They are, in many ways, the hope of humanity as the global death toll from one of the worst infectious disease outbreaks in history climbs past 1.1 million, with cases surging in many countries around the world.
But insiders at companies developing experimental vaccines and treatments to ward off COVID-19 aren’t waiting until they finish the job to collect their reward. Executives, board members, and related investment funds have made fortunes from the dizzying rise in their companies' stock prices before a single vaccine has proven safe and effective or a game-changing treatment has been approved.
Since the pandemic upended life in the United States in March, these insiders at a dozen companies in the race to create a new vaccine, treatment, or test have sold more than $1.3 billion in company stock, up from just $74 million in the same period last year, according to information compiled by Equilar, a data provider based in Redwood City, Calif., and analyzed by the Globe.
Three of the companies — Regeneron Pharmaceuticals of Tarrytown, N.Y.; Moderna of Cambridge; and Vaxart of South San Francisco, Calif. — accounted for more than $1.1 billion of the stock sales, attracting regulators' attention and generating uncomfortable publicity. Earlier this month, Tal Zaks, chief medical officer for Moderna, faced criticism for systematically liquidating all of his company stock in a series of pre-planned trades that have made him roughly $1 million richer each week. And Vaxart has faced shareholder suits accusing it of misleading investors while a hedge fund with ties to board members cashed in hundreds of millions of dollars in stock.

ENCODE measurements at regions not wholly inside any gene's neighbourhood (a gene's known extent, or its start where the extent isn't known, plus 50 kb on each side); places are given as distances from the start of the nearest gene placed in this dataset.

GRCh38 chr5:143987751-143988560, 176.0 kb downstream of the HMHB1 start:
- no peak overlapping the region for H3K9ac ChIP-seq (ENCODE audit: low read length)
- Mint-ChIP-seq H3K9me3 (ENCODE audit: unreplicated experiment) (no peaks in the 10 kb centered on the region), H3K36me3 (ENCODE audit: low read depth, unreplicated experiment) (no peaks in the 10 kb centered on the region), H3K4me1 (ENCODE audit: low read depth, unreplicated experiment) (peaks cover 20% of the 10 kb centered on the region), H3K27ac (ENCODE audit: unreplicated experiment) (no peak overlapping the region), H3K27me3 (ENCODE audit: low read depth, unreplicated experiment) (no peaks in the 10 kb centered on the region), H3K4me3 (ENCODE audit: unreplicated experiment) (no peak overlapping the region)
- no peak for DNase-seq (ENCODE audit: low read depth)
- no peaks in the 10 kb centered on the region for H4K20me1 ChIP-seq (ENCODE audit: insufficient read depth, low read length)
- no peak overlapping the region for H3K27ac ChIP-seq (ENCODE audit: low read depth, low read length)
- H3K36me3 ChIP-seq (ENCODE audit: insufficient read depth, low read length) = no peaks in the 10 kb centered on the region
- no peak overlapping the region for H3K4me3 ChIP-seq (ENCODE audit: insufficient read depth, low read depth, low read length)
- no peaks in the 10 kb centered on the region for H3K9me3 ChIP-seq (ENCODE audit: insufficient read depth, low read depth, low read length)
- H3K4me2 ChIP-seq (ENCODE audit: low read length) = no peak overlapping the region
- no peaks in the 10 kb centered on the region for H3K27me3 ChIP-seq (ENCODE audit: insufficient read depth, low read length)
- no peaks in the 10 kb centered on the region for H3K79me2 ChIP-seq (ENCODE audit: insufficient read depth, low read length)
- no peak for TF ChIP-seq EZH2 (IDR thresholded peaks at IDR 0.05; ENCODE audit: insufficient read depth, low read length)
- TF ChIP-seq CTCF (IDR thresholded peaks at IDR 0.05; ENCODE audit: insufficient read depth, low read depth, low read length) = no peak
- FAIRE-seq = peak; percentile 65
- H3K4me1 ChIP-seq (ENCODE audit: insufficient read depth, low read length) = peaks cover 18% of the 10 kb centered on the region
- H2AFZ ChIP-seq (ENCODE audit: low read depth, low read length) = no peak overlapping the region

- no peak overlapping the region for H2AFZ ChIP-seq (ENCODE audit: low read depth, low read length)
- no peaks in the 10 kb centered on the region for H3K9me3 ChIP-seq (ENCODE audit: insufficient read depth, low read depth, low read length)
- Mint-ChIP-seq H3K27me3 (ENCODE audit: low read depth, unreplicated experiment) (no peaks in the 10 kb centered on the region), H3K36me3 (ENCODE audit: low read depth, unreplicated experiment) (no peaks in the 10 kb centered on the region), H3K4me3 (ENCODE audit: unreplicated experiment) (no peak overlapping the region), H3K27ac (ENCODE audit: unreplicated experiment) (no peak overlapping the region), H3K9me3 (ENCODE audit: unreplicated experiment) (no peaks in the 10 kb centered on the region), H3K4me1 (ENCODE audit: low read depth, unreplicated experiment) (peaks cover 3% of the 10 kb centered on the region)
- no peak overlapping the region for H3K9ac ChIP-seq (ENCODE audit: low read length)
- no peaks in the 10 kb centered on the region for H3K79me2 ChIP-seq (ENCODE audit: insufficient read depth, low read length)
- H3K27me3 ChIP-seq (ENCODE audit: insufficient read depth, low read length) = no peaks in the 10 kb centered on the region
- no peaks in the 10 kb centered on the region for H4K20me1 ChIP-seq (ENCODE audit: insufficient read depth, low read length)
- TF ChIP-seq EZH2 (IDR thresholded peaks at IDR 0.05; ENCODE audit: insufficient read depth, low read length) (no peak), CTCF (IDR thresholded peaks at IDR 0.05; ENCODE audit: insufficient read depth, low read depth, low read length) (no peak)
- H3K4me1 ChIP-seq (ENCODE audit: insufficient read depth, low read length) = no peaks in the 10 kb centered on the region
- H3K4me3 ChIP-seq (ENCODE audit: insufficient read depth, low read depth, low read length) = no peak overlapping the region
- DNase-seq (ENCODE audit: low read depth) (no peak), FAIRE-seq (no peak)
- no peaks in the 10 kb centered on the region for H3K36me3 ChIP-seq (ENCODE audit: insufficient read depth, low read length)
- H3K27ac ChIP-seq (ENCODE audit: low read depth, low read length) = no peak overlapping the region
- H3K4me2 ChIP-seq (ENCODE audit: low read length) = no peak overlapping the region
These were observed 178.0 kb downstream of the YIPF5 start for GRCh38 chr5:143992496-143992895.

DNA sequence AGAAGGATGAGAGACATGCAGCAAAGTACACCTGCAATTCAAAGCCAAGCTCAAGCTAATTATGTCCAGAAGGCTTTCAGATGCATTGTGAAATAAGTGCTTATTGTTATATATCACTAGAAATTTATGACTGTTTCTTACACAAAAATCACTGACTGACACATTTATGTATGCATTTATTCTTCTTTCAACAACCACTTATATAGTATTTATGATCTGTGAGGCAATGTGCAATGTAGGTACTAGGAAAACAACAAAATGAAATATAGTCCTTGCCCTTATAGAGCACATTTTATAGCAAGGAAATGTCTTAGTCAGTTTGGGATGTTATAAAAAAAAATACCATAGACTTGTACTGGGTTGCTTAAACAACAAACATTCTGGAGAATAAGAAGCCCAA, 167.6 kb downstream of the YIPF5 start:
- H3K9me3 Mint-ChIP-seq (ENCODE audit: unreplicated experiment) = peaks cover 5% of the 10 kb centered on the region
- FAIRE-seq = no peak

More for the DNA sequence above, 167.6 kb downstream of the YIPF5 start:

The trades have been particularly controversial, because many of the companies have received lucrative support from the US government to help finance studies of the drugs and ramp up production of potential vaccines as part of Operation Warp Speed. The federal government has offered Moderna nearly $1 billion to sponsor clinical trials for its experimental vaccine, including a massive study of 30,000 volunteers now underway. And it has agreed to spend up to another $1.5 billion to help Moderna manufacture and deliver the vaccine, including buying 100 million doses.
“These drug companies have a great scheme going,” said Eli Zupnick, a spokesman for Accountable.US, a progressive group in Washington, D.C., that says it is committed to exposing corruption. “Taxpayers cover the upfront investment costs and shoulder any downside, while their executives and shareholders can capture the upside if their drugs pan out and are shoveling obscene amounts of money into their pockets throughout the process.”